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Head of "Matau-Tathonca," "Bull Bear"- an Ogillalah [sic]

Description Conservation Exhibitions Provenance Inscription Credit
Description Extracts from Alfred Jacob Miller’s original text, which accompanied his images of Native Americans, are included below for reference. These words, which shaped how Miller’s contemporaries viewed the watercolors, reveal the racism and sexism embedded in 19th-century exploration and colonization of the western part of what is today the United States. "The head of this grim chief almost shadows forth his character,- fierce and impetuous in his passion, he recognized no law but his own will. With Indian craft, he befriended the Whites, knowing that he would gain advantages thereby. In calling his people to counsel he would listen to them-state his own opinion, and follow it.- they would not dare to question his imperious will. A subsequent traveller to the Rocky Mountains thus described his death. "Numerous Indians were with the Fur Co's men,- 'Mantau-Tathonca' was also there with a few of his people. As he lay in his lodge, a fray arose between his adherents and the kinsman of his enemy. The war-whoop was raised, bullets and arrows began to fly, and the camp was in confusion. The chief sprang up, and in a fury from the lodge shouted to the combatants on both sides to cease. Instantly (for the attack was preconcerted) came the reports of two or three guns, and the twanging of a dozen bows,- and the savage hero, mortally wounded, pitched forward headlong to the ground. The tumult became general, and was not quelled until several had fallen on both sides." A.J. Miller, extracted from "The West of Alfred Jacob Miller" (1837). In July 1858 William T. Walters commissioned 200 watercolors at twelve dollars apiece from Baltimore born artist Alfred Jacob Miller. These paintings were each accompanied by a descriptive text, and were delivered in installments over the next twenty-one months and ultimately were bound in three albums. Transcriptions of field-sketches drawn during the 1837 expedition that Miller had undertaken to the annual fur-trader's rendezvous in the Green River Valley (in what is now western Wyoming), these watercolors are a unique record of the closing years of the western fur trade.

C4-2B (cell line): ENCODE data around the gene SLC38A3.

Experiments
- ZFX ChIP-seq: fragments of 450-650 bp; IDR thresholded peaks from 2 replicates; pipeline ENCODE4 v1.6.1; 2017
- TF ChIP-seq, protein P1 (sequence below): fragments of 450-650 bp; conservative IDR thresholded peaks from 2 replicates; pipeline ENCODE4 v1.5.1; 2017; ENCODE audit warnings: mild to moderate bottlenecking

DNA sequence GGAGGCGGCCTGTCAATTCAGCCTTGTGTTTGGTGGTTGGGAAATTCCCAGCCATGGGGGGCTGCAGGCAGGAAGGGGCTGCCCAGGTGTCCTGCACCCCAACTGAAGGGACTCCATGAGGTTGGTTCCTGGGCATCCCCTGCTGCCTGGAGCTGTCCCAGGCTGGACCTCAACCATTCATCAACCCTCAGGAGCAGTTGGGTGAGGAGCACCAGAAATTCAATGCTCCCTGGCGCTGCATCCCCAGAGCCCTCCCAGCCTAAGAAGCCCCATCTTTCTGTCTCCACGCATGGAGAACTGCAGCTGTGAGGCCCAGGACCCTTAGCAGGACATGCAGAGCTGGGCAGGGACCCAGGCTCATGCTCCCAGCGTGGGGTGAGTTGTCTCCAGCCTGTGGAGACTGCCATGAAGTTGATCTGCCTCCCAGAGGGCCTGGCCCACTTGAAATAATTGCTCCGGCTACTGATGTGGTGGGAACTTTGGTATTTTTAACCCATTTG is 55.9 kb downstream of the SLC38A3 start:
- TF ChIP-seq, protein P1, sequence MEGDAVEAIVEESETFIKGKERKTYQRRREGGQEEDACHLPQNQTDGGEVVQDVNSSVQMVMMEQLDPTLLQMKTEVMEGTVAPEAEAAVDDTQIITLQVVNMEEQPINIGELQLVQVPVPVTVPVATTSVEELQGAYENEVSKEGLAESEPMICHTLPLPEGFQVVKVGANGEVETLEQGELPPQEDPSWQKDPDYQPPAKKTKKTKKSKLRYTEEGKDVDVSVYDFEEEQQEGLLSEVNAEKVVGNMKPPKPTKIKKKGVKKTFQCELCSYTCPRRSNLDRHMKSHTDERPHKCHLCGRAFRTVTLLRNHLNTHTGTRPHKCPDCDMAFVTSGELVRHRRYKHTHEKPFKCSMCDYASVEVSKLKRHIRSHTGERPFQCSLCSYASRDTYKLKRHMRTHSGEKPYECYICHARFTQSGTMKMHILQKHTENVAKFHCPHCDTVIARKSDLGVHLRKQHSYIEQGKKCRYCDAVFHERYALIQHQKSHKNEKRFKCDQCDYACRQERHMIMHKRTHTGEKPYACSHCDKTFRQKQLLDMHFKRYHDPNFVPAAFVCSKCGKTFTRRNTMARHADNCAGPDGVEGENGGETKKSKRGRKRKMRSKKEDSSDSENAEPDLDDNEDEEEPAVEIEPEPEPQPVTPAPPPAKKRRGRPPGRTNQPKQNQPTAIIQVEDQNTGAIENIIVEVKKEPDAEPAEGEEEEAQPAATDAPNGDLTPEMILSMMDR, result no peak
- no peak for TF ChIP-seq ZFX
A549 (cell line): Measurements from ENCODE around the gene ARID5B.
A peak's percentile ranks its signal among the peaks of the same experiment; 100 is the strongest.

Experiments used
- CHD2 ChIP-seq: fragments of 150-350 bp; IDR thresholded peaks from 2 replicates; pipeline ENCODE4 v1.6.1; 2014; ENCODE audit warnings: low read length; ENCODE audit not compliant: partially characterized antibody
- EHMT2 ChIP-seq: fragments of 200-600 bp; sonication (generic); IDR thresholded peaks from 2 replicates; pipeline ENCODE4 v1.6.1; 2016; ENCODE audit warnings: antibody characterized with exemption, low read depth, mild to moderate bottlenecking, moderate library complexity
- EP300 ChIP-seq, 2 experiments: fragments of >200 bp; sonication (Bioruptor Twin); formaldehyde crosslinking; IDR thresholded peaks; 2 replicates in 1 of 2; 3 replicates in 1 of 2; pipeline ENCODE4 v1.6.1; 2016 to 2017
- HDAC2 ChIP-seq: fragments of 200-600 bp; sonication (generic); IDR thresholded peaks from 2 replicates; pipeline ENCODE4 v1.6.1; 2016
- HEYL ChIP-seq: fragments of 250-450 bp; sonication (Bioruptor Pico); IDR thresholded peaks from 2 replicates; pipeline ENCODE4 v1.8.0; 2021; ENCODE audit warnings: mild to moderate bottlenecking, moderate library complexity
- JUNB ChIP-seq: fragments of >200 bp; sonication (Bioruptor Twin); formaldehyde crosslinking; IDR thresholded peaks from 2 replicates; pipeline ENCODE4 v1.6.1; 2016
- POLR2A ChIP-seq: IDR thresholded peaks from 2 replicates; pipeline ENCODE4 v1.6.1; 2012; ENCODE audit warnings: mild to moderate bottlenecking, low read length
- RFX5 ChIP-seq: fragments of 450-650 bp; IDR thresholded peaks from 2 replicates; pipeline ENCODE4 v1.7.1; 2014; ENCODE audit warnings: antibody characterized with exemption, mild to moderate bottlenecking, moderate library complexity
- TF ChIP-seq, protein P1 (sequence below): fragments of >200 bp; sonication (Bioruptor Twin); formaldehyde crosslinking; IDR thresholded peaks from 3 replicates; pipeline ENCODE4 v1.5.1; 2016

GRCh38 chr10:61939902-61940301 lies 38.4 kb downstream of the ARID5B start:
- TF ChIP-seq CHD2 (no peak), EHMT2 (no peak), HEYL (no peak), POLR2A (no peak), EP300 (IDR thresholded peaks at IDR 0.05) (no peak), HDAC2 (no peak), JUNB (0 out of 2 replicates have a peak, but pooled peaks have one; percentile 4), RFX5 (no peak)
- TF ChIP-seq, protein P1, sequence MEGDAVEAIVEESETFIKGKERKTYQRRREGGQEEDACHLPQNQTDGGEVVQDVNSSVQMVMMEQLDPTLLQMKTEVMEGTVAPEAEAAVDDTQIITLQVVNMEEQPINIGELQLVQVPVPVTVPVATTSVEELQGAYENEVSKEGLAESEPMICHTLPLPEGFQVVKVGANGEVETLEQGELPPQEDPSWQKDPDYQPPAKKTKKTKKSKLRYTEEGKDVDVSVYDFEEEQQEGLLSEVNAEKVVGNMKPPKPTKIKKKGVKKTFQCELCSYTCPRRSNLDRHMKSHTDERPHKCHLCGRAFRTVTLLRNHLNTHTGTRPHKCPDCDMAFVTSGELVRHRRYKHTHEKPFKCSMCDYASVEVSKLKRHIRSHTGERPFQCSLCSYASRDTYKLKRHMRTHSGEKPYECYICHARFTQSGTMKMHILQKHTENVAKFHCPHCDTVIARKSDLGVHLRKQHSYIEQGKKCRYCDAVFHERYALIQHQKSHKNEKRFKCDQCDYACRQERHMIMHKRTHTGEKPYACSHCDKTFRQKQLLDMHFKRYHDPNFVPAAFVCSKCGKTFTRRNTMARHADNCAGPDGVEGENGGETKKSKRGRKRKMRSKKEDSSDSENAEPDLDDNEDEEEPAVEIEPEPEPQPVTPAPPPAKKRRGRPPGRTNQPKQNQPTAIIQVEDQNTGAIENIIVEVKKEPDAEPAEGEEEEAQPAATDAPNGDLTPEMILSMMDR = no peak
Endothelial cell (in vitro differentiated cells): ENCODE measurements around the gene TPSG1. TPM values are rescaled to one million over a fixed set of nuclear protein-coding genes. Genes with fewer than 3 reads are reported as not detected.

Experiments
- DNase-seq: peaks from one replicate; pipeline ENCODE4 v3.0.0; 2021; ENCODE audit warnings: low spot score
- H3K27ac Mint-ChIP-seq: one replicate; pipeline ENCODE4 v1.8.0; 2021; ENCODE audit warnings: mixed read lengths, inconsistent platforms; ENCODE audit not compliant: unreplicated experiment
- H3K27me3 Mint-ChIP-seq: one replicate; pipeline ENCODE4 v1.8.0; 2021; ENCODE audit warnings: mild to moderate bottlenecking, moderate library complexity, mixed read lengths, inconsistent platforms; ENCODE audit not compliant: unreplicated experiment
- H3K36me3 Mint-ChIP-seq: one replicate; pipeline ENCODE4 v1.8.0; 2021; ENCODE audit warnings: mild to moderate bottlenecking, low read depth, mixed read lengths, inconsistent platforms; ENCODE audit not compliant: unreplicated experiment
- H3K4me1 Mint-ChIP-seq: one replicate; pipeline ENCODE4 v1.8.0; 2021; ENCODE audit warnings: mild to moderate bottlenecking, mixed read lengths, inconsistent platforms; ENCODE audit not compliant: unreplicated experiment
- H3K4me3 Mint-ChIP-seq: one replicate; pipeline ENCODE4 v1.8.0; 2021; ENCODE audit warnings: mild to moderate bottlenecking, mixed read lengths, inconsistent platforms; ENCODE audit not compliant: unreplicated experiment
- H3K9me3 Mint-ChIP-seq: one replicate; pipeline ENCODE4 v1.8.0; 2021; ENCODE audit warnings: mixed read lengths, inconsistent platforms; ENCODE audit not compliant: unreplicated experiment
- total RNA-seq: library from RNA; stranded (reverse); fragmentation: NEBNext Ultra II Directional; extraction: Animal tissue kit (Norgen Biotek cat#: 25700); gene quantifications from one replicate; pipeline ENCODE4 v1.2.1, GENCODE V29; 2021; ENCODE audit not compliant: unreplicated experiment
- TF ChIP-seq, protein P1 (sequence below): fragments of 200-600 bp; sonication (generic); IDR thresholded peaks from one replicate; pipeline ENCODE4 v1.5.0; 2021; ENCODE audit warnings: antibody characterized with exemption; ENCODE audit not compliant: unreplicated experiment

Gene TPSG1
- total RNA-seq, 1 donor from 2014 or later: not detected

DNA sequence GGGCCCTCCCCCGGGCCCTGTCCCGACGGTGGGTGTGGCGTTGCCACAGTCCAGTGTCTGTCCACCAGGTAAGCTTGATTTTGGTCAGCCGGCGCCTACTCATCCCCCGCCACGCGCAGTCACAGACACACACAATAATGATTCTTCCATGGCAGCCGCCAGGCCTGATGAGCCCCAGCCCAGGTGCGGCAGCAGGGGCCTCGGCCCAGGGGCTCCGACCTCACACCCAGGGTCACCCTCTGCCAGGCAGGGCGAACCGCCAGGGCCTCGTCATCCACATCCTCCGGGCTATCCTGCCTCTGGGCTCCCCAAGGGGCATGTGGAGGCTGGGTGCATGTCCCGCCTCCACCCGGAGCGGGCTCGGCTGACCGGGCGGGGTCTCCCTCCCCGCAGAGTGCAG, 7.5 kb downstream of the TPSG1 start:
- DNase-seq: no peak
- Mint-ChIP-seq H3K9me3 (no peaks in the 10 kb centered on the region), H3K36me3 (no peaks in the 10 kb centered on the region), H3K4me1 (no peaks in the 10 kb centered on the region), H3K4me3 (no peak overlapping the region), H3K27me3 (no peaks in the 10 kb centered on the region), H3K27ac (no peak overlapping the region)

Date Description Narrative
5/03/1978Treatmentcleaned; rehoused
  • People of the Plains, 1820-1850. University of Minnesota, University Art Gallery, Minneapolis. 1978.
  • Alfred Jacob Miller: Maryland and the West. The Walters Art Gallery, Baltimore; Washington College, Chestertown; Frostburg State University, Frostburg; Jewish Community Center of Greater Washington, Rockville. 1988.
Provenance William T. Walters, Baltimore, 1858-1860, by commission; Henry Walters, Baltimore, 1894, by inheritance; Walters Art Museum, 1931, by bequest.
Inscriptions [Monogram] Lower left: AJMiller; [Number] 143
Credit Commissioned by William T. Walters, 1858-1860

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watercolor and gouache on paper
(Painting & Drawing)
Accession Number
H: 11 1/4 x W: 8 11/16 in. (28.6 x 22.1 cm)
  • USA (Place of Origin)
Location Within Museum
Not On View


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